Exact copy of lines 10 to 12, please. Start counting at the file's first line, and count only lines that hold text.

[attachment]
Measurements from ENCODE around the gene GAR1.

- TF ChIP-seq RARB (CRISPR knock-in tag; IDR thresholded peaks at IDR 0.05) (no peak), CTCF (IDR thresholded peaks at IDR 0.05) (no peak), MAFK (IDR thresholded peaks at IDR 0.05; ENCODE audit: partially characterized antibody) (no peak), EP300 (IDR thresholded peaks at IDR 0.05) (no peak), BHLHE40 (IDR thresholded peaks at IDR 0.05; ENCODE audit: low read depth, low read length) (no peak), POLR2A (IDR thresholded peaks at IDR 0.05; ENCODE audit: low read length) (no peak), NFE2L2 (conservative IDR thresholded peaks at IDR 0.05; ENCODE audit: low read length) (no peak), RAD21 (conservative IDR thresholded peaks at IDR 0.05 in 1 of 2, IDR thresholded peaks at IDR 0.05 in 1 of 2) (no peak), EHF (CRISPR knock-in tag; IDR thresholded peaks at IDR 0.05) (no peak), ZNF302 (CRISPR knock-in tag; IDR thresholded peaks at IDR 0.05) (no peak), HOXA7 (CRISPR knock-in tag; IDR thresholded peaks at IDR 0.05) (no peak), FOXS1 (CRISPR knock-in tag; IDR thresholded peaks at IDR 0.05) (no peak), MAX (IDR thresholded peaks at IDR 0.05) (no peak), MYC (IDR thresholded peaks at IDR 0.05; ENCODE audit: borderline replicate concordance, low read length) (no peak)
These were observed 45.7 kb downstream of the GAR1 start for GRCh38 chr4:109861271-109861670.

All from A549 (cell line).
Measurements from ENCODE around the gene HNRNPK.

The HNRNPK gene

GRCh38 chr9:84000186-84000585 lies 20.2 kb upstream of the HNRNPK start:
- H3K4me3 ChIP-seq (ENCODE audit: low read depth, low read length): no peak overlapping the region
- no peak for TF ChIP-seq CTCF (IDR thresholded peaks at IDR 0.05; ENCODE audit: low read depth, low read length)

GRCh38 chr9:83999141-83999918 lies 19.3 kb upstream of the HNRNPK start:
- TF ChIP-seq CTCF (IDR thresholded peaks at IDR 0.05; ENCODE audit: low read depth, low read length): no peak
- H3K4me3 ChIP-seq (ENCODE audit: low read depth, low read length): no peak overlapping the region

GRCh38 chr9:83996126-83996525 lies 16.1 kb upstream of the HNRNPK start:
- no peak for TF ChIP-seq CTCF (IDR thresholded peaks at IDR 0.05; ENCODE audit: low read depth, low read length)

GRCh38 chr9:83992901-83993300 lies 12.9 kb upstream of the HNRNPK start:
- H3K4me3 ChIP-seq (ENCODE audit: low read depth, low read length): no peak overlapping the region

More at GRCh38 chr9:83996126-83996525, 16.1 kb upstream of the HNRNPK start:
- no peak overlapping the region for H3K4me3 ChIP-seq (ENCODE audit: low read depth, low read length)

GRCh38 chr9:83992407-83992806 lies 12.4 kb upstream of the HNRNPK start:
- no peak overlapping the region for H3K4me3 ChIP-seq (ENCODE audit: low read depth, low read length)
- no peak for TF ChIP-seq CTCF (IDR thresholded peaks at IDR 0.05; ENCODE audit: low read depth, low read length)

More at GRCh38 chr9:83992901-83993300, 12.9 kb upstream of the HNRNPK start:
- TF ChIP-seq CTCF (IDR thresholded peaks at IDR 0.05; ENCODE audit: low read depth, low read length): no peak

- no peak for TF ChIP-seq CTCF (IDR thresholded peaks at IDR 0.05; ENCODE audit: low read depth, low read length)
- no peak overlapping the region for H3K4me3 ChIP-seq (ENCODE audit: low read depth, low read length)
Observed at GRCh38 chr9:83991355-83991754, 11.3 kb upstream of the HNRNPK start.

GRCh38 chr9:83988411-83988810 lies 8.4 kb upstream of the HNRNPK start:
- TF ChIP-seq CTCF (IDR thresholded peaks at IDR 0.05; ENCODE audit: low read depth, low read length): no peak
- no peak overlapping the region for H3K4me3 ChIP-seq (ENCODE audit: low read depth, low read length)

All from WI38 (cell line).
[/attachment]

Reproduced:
GRCh38 chr9:83999141-83999918 lies 19.3 kb upstream of the HNRNPK start:
- TF ChIP-seq CTCF (IDR thresholded peaks at IDR 0.05; ENCODE audit: low read depth, low read length): no peak
- H3K4me3 ChIP-seq (ENCODE audit: low read depth, low read length): no peak overlapping the region